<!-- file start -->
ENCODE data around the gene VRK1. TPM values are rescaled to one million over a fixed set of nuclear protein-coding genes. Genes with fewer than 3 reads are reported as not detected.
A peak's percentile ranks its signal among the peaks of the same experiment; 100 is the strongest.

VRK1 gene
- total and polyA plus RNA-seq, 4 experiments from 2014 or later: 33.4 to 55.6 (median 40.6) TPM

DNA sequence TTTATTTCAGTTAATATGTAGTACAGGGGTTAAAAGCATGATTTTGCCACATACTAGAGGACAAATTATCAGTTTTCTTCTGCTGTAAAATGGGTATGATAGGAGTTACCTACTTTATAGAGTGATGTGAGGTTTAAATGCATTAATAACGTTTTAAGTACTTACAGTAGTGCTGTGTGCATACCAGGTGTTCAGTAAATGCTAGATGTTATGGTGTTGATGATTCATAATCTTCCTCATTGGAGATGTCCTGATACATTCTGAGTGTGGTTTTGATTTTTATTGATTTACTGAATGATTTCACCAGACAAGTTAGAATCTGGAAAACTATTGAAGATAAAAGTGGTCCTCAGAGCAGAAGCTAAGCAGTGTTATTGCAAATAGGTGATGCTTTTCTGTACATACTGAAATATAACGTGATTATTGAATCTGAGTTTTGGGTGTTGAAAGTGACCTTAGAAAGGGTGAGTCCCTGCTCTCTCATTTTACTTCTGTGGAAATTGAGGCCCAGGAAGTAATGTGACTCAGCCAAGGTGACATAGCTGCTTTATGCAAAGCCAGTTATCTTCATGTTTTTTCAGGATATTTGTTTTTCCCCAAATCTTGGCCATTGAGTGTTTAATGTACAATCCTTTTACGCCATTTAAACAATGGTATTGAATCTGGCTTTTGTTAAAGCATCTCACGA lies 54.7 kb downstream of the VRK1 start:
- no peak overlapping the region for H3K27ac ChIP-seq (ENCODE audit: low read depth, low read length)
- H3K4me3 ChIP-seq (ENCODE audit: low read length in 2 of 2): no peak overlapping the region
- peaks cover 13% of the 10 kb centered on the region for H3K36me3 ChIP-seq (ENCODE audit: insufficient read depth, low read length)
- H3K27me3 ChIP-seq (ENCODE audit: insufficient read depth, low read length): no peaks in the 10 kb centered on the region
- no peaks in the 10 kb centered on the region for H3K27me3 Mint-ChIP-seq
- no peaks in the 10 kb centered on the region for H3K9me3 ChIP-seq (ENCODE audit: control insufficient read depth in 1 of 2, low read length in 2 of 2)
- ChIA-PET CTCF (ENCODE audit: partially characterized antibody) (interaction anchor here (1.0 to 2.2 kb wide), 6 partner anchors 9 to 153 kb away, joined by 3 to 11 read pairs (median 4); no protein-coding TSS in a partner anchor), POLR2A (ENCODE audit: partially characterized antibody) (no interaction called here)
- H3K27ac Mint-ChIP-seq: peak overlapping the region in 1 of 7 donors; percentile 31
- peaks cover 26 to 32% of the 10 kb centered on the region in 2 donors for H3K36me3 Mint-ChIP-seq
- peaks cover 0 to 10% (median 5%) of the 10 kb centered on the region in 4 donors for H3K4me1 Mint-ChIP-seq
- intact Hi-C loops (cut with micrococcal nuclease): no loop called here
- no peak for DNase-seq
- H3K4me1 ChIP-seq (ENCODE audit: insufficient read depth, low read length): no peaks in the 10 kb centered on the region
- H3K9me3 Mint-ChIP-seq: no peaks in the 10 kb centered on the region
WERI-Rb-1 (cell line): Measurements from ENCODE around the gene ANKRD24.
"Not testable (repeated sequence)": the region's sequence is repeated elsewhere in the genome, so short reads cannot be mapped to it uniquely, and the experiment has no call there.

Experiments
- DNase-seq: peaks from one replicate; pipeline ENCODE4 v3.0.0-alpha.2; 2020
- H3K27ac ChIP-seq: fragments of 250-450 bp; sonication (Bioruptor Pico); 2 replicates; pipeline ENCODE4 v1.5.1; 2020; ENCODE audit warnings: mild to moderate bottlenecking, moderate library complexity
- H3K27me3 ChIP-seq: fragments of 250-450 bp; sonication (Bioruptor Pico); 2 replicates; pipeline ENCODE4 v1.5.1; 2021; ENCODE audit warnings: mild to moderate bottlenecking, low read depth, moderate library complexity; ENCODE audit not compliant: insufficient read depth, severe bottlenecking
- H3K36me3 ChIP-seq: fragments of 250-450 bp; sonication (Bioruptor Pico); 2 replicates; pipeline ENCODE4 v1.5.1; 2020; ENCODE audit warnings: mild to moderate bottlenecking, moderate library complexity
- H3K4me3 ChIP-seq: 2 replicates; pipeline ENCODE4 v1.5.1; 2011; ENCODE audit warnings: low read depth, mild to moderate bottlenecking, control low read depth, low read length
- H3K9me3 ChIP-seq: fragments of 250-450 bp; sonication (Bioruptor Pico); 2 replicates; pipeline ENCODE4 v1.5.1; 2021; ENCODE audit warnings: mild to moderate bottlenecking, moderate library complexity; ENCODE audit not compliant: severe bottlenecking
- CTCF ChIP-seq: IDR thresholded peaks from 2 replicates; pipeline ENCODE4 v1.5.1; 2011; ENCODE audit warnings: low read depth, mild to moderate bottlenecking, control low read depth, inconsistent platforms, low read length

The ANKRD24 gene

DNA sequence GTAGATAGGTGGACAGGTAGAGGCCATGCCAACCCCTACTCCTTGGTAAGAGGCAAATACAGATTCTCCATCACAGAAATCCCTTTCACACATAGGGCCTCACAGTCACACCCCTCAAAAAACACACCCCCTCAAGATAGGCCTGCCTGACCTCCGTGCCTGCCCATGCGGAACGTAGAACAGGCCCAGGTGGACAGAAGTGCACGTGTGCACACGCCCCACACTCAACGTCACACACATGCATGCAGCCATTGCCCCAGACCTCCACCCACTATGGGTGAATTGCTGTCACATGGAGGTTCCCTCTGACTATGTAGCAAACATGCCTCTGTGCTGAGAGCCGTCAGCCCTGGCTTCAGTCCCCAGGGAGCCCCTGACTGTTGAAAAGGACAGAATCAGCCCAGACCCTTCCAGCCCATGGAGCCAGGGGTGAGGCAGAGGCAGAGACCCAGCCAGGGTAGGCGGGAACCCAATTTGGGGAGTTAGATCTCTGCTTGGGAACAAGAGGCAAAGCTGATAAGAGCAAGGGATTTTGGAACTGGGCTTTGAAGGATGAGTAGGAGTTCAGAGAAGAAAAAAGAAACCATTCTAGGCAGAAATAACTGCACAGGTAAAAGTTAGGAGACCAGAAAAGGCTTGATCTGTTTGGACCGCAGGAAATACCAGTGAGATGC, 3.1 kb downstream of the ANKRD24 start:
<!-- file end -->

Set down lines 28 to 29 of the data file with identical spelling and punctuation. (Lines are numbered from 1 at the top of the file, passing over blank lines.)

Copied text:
- H3K9me3 ChIP-seq: fragments of 250-450 bp; sonication (Bioruptor Pico); 2 replicates; pipeline ENCODE4 v1.5.1; 2021; ENCODE audit warnings: mild to moderate bottlenecking, moderate library complexity; ENCODE audit not compliant: severe bottlenecking
- CTCF ChIP-seq: IDR thresholded peaks from 2 replicates; pipeline ENCODE4 v1.5.1; 2011; ENCODE audit warnings: low read depth, mild to moderate bottlenecking, control low read depth, inconsistent platforms, low read length